The pastries at this bakery, owned by a longtime Rainier Valley resident, are spectacular.

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Numerous books and movies compare bakers and confectioners to wizards. Rainier Beach’s Beach Bakery, open since April in the old Colonial Pancake House lot, may well be the location for the next one. Everything is so good, there’s clearly magic afoot.

Owner and longtime Rainier Valley resident Amy O’Connell worked for Madison Park Bakery most recently; you’ll see her alternate between restocking the trays and stealing moments to welcome friends, family (her dad built much of the interior) and any number of regulars.

By your second visit, you’ll feel like a regular, too, as you recognize the tutor parked in the corner, the extended family spilled across two tables, the puppy getting squealed over on the patio and the rushed real-estate agent in to grab cookies for an open house. No surprise that the line can get long on weekends, notably before kids’ sports and after church, but use the pause to contemplate the soothing painting of butter hung on the south wall.

Beach Bakery


7820 Rainier Ave. S., Seattle (Rainier Beach); open Tuesday-Sunday 7 a.m.- 4 p.m.; 206-721-2225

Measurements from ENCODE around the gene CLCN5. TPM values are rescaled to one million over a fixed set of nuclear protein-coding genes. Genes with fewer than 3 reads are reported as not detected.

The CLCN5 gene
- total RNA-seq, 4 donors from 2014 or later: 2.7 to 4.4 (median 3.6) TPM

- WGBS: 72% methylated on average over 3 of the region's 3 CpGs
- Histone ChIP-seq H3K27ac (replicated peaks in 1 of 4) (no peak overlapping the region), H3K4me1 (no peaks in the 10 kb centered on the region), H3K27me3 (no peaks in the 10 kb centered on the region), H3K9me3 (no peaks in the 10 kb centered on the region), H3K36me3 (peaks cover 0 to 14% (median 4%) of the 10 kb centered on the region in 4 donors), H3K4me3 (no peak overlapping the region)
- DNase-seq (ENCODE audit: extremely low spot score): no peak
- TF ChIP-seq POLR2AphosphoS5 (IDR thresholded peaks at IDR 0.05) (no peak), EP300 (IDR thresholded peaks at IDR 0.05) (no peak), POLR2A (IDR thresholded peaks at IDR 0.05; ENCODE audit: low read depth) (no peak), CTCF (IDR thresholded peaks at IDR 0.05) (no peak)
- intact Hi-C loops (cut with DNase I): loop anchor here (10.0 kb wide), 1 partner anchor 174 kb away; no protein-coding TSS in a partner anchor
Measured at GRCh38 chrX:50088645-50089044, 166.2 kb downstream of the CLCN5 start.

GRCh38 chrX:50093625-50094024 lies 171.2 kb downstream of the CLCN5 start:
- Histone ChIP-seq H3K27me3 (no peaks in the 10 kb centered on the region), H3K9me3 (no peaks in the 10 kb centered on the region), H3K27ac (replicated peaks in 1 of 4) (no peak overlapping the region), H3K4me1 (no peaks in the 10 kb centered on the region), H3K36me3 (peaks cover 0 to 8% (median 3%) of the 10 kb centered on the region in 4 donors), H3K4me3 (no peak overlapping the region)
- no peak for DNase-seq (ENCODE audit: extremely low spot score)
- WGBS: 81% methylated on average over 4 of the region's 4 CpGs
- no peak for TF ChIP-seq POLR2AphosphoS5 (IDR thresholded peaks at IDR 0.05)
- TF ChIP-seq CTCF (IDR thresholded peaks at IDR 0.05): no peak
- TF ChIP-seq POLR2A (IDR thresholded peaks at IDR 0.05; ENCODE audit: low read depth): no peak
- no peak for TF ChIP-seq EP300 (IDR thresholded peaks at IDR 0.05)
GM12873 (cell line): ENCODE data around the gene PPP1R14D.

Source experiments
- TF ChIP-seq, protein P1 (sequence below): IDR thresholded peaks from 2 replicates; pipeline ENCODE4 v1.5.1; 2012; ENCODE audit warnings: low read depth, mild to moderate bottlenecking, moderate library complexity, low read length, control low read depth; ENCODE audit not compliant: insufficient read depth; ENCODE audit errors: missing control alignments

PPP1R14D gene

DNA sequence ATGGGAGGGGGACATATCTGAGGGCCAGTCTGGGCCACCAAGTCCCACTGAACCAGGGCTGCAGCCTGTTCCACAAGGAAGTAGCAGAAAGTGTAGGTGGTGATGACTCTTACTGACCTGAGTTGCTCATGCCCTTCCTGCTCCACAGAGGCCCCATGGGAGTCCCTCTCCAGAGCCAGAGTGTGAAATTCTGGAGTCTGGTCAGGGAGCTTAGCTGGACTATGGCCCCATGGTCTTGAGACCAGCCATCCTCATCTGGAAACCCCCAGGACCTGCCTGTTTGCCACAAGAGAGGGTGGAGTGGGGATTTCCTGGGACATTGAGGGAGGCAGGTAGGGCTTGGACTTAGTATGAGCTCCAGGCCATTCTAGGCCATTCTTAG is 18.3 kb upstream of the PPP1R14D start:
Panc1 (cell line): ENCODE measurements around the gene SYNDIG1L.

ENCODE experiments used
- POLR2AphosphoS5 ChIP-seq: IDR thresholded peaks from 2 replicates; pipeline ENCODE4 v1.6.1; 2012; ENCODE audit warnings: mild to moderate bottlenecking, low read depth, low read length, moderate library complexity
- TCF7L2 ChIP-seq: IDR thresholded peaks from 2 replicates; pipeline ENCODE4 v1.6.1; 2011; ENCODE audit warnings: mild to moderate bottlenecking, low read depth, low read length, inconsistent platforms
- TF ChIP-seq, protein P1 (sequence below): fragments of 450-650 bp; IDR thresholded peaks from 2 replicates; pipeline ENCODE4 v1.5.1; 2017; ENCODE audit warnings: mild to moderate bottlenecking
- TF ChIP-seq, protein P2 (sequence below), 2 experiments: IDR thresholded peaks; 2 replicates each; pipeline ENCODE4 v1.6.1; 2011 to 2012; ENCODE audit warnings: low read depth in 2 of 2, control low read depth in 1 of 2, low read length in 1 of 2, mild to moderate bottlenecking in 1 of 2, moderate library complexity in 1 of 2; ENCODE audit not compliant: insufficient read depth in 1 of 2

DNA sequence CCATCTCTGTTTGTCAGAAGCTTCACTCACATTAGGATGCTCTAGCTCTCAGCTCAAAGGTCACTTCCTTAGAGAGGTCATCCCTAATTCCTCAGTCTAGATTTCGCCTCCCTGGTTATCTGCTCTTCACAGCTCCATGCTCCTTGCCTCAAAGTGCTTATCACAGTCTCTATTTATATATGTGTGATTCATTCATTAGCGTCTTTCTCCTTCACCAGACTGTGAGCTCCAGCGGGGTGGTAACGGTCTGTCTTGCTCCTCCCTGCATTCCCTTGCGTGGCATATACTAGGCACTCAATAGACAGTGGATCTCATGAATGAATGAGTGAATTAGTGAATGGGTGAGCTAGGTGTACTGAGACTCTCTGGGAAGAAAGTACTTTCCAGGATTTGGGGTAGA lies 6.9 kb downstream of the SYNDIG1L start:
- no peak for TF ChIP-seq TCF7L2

The menu: It runs the gamut from Seattle-style seasonal fruit scones and muffins to European pastries like macarons, kouign amann (imagine a sugar-crusted, muffin-shaped croissant) and gâteau Basque (like a jam-filled, double-crust tart). The neighborhood’s diversity is on display via flavors and recipes, too: Filipino cassata cake might cozy up next to polvorónes (crumbly Mexican sugar cookies), matcha canelés or (for Pride weekend) a spectacular rainbow six-layer cake. There’s a two-page menu for compelling custom cakes, one of which (hat tip to the genius) involves popcorn. This is one of the few places to find organic Cascadia Chai thus far, and if you love chai you’ve lucked out. Both “spicy” and “sweet” varieties mean what they say; you can also order half-and-half if you want a bit of heat with your sweet.

Don’t miss: The chocolate canelé is heavenly — a shattery-crisp exterior and a center like a milk-chocolate buttercream from a box of chocolates. Far more savory and every bit as delicious is the tender-crumbly biscuit sandwich, filled with roasted green chilies, scrambled egg and a melty pepperjack blanket. In the realm of cookie bars, Nanaimo and tahini pistachio (with a thick layer of bittersweet ganache) are spectacular and definitely sized for sharing.

What to skip: I’ll let you know when I find it. Believe me, I tried.

Prices: Gâteau Basque ($5), tahini pistachio bar ($2.75), quiche ($4.50), Nanaimo bar ($2.75), kouign amann ($3.25), cake slice of the day ($4.25), chocolate, vanilla and green tea canelés ($2 each), biscuit and waffle sandwiches ($5.50 each), chai ($3), and drip coffee ($1.75) came to $44.25 before tax and tip, enough for six indulgent friends.